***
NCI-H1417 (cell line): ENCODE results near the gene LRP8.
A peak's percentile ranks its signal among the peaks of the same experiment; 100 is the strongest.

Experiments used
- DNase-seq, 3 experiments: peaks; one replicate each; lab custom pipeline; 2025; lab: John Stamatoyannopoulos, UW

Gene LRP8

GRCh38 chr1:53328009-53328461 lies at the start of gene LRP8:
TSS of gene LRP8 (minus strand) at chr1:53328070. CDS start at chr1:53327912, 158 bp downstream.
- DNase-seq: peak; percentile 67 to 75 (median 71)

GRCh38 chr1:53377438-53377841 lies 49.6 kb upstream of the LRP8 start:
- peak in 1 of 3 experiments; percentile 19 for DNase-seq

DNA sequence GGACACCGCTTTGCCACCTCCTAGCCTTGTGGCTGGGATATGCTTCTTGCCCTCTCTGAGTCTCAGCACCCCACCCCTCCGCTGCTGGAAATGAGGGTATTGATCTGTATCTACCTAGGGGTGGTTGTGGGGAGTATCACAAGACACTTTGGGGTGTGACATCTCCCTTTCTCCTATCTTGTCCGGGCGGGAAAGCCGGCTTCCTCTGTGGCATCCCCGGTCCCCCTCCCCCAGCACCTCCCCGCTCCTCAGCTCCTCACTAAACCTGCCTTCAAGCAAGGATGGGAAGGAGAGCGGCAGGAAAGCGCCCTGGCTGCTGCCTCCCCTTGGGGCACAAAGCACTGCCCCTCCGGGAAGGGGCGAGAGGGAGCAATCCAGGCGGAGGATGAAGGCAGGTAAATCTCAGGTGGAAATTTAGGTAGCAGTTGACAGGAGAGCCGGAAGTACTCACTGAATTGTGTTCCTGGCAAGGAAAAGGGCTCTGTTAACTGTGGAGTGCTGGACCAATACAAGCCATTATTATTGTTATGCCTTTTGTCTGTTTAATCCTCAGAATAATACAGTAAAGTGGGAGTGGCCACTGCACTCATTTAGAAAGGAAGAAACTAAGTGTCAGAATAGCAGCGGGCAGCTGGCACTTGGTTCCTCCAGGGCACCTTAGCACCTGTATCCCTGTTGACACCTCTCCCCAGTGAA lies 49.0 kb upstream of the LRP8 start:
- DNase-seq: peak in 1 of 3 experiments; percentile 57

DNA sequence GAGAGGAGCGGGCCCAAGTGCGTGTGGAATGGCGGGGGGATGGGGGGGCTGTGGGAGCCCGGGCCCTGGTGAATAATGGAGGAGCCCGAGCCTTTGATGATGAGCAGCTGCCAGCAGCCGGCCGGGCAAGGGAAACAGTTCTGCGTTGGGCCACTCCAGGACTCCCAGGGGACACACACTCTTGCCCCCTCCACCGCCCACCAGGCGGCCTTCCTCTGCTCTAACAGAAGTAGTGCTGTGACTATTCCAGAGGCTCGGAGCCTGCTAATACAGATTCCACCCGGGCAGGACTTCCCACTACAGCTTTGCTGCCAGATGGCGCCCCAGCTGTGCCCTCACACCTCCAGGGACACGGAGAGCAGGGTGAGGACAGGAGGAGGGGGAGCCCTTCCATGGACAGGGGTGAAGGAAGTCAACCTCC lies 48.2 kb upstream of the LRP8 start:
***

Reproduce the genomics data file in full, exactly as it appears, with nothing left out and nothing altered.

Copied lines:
NCI-H1417 (cell line): ENCODE results near the gene LRP8.
A peak's percentile ranks its signal among the peaks of the same experiment; 100 is the strongest.

Experiments used
- DNase-seq, 3 experiments: peaks; one replicate each; lab custom pipeline; 2025; lab: John Stamatoyannopoulos, UW

Gene LRP8

GRCh38 chr1:53328009-53328461 lies at the start of gene LRP8:
TSS of gene LRP8 (minus strand) at chr1:53328070. CDS start at chr1:53327912, 158 bp downstream.
- DNase-seq: peak; percentile 67 to 75 (median 71)

GRCh38 chr1:53377438-53377841 lies 49.6 kb upstream of the LRP8 start:
- peak in 1 of 3 experiments; percentile 19 for DNase-seq

DNA sequence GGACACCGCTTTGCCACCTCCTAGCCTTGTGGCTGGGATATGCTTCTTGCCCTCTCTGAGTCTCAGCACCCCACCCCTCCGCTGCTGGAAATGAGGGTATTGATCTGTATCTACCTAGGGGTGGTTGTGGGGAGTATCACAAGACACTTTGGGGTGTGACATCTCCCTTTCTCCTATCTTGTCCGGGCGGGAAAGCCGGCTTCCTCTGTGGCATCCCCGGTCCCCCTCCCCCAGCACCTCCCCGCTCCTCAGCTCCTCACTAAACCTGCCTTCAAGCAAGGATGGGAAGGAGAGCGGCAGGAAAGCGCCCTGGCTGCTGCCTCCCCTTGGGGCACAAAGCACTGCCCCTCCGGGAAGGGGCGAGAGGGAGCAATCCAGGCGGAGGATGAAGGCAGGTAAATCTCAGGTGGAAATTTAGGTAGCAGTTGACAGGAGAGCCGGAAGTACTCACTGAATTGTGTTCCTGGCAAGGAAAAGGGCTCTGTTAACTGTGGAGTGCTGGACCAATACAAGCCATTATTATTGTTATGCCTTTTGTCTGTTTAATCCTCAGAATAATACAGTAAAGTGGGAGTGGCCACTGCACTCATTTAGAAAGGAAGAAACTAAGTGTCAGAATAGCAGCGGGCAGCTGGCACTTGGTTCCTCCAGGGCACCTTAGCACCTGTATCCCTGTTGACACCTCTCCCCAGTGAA lies 49.0 kb upstream of the LRP8 start:
- DNase-seq: peak in 1 of 3 experiments; percentile 57

DNA sequence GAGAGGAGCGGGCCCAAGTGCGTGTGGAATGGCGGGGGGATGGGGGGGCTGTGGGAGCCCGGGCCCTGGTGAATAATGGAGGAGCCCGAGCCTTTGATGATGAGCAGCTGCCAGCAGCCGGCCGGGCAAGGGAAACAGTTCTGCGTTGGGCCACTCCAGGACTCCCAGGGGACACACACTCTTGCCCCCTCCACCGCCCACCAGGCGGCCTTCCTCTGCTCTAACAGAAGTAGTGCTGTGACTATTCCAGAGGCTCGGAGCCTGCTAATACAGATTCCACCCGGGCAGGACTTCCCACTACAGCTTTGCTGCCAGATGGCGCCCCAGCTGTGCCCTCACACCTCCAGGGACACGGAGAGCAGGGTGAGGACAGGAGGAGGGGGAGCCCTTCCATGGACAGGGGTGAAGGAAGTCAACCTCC lies 48.2 kb upstream of the LRP8 start: